In Republican Party, a Division of Ideology and Age

If Mike Huckabee, left, and Jeb Bush seek the Republican presidential nomination, they will be challenged on positions they took in a different political era. (Credit: Left, Chip Somodevilla/Getty Images; Mark Wilson/Getty Images)
If Mike Huckabee, left, and Jeb Bush seek the Republican presidential nomination, they will be challenged on positions they took in a different political era. (Credit: Left, Chip Somodevilla/Getty Images; Mark Wilson/Getty Images)

Three years before he ran for president in 2008, a newly slim Mike Huckabee peddled a book with a title that doubled as a lecture: “Quit Digging Your Grave With a Knife and Fork.” Now, as he considers a second White House run, he has written another book with a decidedly different but equally direct title: “God, Guns, Grits and Gravy.”

Mr. Huckabee’s earlier effort delivered a “12-step program to end bad habits and begin a healthy lifestyle,” as the subtitle had it. It is almost unthinkable that an aspiring Republican presidential candidate would do the same today, given conservatives’ strenuous opposition to Michelle Obama’s healthy eating and exercise campaign.

In its own vivid way, Mr. Huckabee’s march from author of a self-help and clean-living guide to cheerleader of artery-clogging calories and conservative traditionalism highlights the Republican shift during the Obama era.

The party is different in tone and substance, moving toward a stricter, limited-government brand of conservatism in response to President Obama’s liberalism, a change that has generational and ideological dimensions.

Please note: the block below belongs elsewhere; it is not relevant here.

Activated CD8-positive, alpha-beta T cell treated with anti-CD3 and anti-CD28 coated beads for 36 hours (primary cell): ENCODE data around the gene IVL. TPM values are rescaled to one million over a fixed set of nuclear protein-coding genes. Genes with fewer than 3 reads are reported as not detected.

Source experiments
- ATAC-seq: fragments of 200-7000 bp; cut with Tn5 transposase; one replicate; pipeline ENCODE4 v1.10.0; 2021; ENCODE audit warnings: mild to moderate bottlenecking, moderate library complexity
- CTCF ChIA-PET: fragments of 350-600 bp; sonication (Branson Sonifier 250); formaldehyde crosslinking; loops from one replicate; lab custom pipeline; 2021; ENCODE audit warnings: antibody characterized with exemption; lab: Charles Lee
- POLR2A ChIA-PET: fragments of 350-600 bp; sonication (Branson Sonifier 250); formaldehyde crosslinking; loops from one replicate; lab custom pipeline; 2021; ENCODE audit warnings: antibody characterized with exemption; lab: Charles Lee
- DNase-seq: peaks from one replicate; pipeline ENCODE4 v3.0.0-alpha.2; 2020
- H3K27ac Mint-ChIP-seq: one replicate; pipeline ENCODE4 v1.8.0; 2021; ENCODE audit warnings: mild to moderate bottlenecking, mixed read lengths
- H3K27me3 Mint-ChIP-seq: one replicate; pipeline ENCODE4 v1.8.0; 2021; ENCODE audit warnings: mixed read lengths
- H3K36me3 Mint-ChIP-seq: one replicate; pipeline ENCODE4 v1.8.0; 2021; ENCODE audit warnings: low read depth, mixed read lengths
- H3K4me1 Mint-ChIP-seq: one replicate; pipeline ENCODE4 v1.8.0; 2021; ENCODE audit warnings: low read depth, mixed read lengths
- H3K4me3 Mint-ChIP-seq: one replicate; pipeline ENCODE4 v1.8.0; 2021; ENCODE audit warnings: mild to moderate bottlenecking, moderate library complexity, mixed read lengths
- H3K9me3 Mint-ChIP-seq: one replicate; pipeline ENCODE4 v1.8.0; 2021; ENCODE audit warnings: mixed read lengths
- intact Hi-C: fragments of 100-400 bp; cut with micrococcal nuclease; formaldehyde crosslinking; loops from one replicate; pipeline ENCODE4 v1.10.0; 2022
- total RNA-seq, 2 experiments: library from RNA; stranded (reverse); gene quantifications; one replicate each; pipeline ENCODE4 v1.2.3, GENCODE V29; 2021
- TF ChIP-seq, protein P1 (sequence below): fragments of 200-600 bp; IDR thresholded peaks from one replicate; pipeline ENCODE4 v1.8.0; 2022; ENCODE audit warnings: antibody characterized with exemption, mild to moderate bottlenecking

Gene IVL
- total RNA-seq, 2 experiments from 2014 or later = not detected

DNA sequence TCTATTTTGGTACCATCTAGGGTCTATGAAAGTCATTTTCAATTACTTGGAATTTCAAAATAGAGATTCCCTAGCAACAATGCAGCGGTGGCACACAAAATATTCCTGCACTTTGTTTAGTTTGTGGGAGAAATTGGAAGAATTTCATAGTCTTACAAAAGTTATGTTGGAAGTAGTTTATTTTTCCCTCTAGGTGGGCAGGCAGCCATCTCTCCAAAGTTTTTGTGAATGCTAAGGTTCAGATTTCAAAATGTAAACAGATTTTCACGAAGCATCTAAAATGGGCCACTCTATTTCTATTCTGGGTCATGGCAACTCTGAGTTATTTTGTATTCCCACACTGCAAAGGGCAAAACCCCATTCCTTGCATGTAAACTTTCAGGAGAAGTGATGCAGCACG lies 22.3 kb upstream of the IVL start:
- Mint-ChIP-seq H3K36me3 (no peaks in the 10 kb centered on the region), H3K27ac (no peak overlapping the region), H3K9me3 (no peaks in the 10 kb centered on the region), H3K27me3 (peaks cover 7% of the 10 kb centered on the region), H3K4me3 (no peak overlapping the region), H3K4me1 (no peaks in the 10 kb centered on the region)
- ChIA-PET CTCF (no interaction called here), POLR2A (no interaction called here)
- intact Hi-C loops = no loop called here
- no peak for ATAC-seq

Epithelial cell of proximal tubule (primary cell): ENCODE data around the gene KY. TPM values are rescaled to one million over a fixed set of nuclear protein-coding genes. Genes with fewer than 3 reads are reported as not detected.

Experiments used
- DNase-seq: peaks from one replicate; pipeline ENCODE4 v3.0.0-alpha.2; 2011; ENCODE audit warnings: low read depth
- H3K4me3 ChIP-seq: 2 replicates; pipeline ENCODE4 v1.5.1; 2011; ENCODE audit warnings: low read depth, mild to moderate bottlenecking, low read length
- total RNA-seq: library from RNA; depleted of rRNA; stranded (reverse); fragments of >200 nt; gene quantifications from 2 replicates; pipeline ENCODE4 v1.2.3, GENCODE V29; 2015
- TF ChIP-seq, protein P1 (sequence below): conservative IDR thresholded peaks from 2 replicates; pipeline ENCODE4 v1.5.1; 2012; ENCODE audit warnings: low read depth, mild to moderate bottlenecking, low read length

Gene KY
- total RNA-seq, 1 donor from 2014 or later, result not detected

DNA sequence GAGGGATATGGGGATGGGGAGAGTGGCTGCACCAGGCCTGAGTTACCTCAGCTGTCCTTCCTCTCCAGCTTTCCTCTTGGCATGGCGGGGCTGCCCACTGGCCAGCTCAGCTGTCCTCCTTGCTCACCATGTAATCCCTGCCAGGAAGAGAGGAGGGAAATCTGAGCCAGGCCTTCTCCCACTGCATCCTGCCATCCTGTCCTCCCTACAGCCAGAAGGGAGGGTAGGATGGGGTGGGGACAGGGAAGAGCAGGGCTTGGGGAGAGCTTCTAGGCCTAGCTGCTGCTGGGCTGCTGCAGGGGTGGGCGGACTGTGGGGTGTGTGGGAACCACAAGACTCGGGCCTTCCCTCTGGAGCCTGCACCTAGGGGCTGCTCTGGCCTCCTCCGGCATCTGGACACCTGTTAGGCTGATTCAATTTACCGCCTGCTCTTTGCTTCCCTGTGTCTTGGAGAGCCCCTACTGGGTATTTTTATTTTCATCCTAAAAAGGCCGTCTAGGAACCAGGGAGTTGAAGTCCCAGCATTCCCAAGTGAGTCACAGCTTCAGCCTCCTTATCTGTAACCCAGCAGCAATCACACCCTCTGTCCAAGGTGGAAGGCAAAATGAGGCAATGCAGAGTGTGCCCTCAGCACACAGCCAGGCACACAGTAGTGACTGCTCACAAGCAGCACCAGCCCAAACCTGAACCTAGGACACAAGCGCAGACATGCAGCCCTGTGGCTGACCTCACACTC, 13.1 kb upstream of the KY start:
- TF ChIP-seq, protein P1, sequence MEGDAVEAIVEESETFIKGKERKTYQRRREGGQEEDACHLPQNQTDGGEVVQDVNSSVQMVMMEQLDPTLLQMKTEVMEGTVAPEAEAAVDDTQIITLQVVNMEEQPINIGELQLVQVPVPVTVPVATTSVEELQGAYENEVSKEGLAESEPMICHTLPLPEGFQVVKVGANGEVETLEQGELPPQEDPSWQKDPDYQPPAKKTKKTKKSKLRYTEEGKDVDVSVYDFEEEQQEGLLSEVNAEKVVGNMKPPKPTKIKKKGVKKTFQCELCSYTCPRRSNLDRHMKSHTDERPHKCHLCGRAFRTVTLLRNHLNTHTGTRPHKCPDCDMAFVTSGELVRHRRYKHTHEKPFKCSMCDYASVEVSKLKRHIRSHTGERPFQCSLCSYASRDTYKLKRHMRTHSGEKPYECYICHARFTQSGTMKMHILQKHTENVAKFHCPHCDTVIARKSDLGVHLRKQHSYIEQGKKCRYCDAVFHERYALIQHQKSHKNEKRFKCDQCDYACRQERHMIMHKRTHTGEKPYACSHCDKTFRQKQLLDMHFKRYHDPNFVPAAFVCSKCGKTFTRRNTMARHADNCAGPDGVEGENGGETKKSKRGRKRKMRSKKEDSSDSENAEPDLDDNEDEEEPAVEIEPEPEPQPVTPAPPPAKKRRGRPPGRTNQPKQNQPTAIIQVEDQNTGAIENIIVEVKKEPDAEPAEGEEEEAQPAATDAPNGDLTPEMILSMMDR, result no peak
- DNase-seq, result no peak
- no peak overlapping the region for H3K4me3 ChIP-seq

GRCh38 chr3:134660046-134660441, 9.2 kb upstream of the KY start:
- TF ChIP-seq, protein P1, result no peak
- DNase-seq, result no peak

Now, deviations from orthodoxy on education, health care, immigration and the environment that some Republicans flirted with or embraced during George W. Bush’s presidency are as out of vogue on the right as flip phones.

It is fitting, then, that the first potential Republican candidates to step out prominently in the new year are Mr. Huckabee, a former Arkansas governor, and Jeb Bush, a former Florida governor.

On the surface they are as different as Ouachita Baptist University, Mr. Huckabee’s alma mater, and Phillips Academy in Andover, Mass., Mr. Bush’s prep school. But they share traits: Each left office in 2007, neither has directly engaged in the party’s fights against Mr. Obama, and if they run, both will be challenged in the primaries on positions they took in a different political era.

The 2016 Republican primaries are shaping up as more complex than formulaic clashes between a center-right, establishment candidate and a handful of hard-line challengers. There are also likely to be fault lines of both age and political sensibility.

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